Archive for the ‘parenting’ Category

Crazy, Busy, but Good

I want to apologize for not keeping up with the blog much lately. And I’ve barely had time to visit all my favorite blogs, too. So I’m sorry if I seem to have disappeared!

There have been some big changes around our household lately. My husband got laid off; but it was a Good Thing. He got a nice severance package which made up for the fact that he wasn’t planning on leaving until January of next year: we ended up with the same amount of savings but sooner, and without him having to slave away at a job he didn’t like for six more months! The best part is that he ended up getting a new job with the guy he was hoping to work with next year, so he’s very happy.

This new job has him working mostly from home and setting his own hours (this is why we thought it would be a good job to have when we move – it doesn’t require us to stay in the city). There will be busy periods interspersed between slow periods and that works out perfectly for us. My business has suddenly picked up speed so we find ourselves in the happy position of sharing child care and work duties pretty equally. It was what we’d wanted all along but we didn’t expect it to happen this soon. We’re still shaking our heads and smiling at the way it just sort of landed in our laps!

So, with two case deadlines looming I’ve been spending a lot of time working and not much time on my blog. Things will slow down a little bit after those cases are done, and I plan to get back into more regular blogging then. I hope you’ll bear with me through these adjustments, as Husband and I try to settle on a schedule of housework, cooking, and grocery shopping. It’s great having him home, but we need to completely rework our routine and that part is challenging!


Mission Accomplished

Okay, it wasn’t exactly the Mall. But it was a shopping district that contained several Big Box stores, including the Church of the Impulse Purchase, otherwise known as Ikea. God bless the Swedes for introducing us to cheap, stylish furniture but I have never come away from that store spending less than $100. Anyways, the kids were with MIL and I had two hours of child-free errand-hopping freedom ahead of me. My destination was an upscale Baby Boutique in search of a potty seat.

The choice of locale was entirely due to its convenient distance from MIL’s house and my unfamiliarity with anything else in her area. The reason for the purchase? Son is 3.25 years old and we recently flunked potty-learning. That is to say we tried, and failed, to convince His Nibs that doing your business on a potty is more convenient than wearing diapers. And herein lies my confession: we’re currently using disposable diapers. I know, I know, it pains me to even write it out. We moved into this house last September and, in a fit of decluttering, I gave away all my cloth diapers, pail liners – the whole kit ‘n caboodle – to a friend who is adopting. Son had outgrown most of them and I figured with him turning 3 in just a month I would buy one or two packs of ‘sposies and then he’d be done with diapers for good. We are now on Month #5 of using these disgusting, overly-perfumed, non-biodegradable, time capsules of human fecal matter and I am just beside myself with how revolting it feels to dump them in the trash, let alone pay money for the things. I am determined to stop using them even if it means I’m wiping up pee-pee accidents for the rest of my natural life. As of this afternoon, Son will be wearing underpants and I’ll use up the remaining diapers for nighttime (dealing with soaked sheets in the wee hours of the night is not something I’m willing to risk just yet) and emergencies (those places where pee-pee accidents would risk having you dismissed forthwith from the premises…though for the life of me I can’t think of anywhere I go which fits that description).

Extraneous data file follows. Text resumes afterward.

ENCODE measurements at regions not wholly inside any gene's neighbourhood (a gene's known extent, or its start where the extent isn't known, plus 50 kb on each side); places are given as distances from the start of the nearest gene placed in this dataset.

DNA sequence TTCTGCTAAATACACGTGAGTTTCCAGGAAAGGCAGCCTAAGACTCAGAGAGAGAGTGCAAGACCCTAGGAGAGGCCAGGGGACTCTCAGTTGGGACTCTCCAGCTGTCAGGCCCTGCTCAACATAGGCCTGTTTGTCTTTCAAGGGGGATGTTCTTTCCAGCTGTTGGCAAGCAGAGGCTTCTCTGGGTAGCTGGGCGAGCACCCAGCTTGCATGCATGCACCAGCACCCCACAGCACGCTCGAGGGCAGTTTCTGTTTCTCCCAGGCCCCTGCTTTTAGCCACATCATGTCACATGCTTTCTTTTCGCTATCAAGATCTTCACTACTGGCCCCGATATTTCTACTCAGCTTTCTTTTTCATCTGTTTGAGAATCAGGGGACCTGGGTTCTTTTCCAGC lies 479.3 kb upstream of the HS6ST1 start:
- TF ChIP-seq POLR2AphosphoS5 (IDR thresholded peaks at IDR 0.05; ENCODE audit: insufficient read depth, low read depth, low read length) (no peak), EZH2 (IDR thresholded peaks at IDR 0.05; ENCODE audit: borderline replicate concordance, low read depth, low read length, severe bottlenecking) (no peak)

Anyways, to facilitate our success I went out in search of a potty seat. I realized, after Son decided that wetting his pants was actually preferable to sitting on the toilet, that there was an issue with his seat. It was much too small for him, but the adult seat was too big, leaving him to focus his efforts on balancing precariously over an open bowl rather than the business at hand. My theory was that if I could provide him with a seat that was comfortable and hands-free, he might be willing to give it a go again.

In true testimony to how far I’ve come along the path of Simple Living, I now detest having to buy something new. After a fun and satisfying visit to the thrift store yesterday, it irked me to walk into a haven of hugely expensive, mostly useless, baby gear. Personally, I think all you need for a baby is a good sling and a set of lactating breasts. But I digress. I did consider searching the thrift stores for a potty seat…for about a millisecond. I’m sorry but I draw the line at used toilet gear. So off I went to find a seat that would fit on the toilet and be large enough for my 45 lb Son’s butt. Everyone told me about the Baby Bjorn toilet seat which retails here for $42.99. I was really hoping to find a the same thing for less. Well, I came away with a Primo seat which was $12 cheaper and had a duck face on it to boot. I’m still a bit miffed that I had to blow almost $35 on a toilet seat (with tax and all), but I suppose it will see a fair amount of use. While Daughter hasn’t used any toilet accessories for some time now, she does have to balance herself and I cringe sometimes when I see her fingers gripping the sides of what is rarely a clean surface. And hey, if it helps me win the war against diapers it will pay for itself in a month. Not to mention the immeasurable cost to my sense of personal ethic every time I toss out a wadded-up ball of Elmo-festooned plastic polymers.